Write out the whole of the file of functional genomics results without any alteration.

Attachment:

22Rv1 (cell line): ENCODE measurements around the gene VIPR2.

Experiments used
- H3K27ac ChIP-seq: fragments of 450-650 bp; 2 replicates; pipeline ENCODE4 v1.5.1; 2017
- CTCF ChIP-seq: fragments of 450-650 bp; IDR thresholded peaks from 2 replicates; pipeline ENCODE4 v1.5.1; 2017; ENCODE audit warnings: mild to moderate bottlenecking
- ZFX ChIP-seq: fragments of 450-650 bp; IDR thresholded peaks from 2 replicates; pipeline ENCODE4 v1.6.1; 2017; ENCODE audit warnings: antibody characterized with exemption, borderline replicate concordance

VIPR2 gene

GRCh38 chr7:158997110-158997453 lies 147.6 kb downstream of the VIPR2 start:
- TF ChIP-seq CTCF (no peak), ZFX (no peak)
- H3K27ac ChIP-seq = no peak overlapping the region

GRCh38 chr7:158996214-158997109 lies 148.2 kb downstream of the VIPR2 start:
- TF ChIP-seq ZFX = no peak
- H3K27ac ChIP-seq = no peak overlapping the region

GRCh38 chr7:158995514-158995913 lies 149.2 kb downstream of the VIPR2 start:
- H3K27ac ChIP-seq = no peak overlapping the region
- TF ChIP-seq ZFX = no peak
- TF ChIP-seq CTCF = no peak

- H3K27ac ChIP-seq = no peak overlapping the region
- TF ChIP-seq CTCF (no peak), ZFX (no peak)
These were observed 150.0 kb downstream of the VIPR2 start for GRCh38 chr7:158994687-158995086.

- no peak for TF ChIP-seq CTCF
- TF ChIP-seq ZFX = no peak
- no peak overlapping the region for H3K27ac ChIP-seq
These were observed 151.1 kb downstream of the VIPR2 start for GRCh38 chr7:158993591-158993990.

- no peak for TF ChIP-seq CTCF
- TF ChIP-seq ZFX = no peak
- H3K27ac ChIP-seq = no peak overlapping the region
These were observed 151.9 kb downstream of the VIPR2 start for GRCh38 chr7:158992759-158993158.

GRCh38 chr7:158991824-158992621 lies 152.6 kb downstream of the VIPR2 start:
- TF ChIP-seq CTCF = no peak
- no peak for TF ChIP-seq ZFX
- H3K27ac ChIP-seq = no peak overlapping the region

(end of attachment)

22Rv1 (cell line): ENCODE measurements around the gene VIPR2.

Experiments used
- H3K27ac ChIP-seq: fragments of 450-650 bp; 2 replicates; pipeline ENCODE4 v1.5.1; 2017
- CTCF ChIP-seq: fragments of 450-650 bp; IDR thresholded peaks from 2 replicates; pipeline ENCODE4 v1.5.1; 2017; ENCODE audit warnings: mild to moderate bottlenecking
- ZFX ChIP-seq: fragments of 450-650 bp; IDR thresholded peaks from 2 replicates; pipeline ENCODE4 v1.6.1; 2017; ENCODE audit warnings: antibody characterized with exemption, borderline replicate concordance

VIPR2 gene

GRCh38 chr7:158997110-158997453 lies 147.6 kb downstream of the VIPR2 start:
- TF ChIP-seq CTCF (no peak), ZFX (no peak)
- H3K27ac ChIP-seq = no peak overlapping the region

GRCh38 chr7:158996214-158997109 lies 148.2 kb downstream of the VIPR2 start:
- TF ChIP-seq ZFX = no peak
- H3K27ac ChIP-seq = no peak overlapping the region

GRCh38 chr7:158995514-158995913 lies 149.2 kb downstream of the VIPR2 start:
- H3K27ac ChIP-seq = no peak overlapping the region
- TF ChIP-seq ZFX = no peak
- TF ChIP-seq CTCF = no peak

- H3K27ac ChIP-seq = no peak overlapping the region
- TF ChIP-seq CTCF (no peak), ZFX (no peak)
These were observed 150.0 kb downstream of the VIPR2 start for GRCh38 chr7:158994687-158995086.

- no peak for TF ChIP-seq CTCF
- TF ChIP-seq ZFX = no peak
- no peak overlapping the region for H3K27ac ChIP-seq
These were observed 151.1 kb downstream of the VIPR2 start for GRCh38 chr7:158993591-158993990.

- no peak for TF ChIP-seq CTCF
- TF ChIP-seq ZFX = no peak
- H3K27ac ChIP-seq = no peak overlapping the region
These were observed 151.9 kb downstream of the VIPR2 start for GRCh38 chr7:158992759-158993158.

GRCh38 chr7:158991824-158992621 lies 152.6 kb downstream of the VIPR2 start:
- TF ChIP-seq CTCF = no peak
- no peak for TF ChIP-seq ZFX
- H3K27ac ChIP-seq = no peak overlapping the region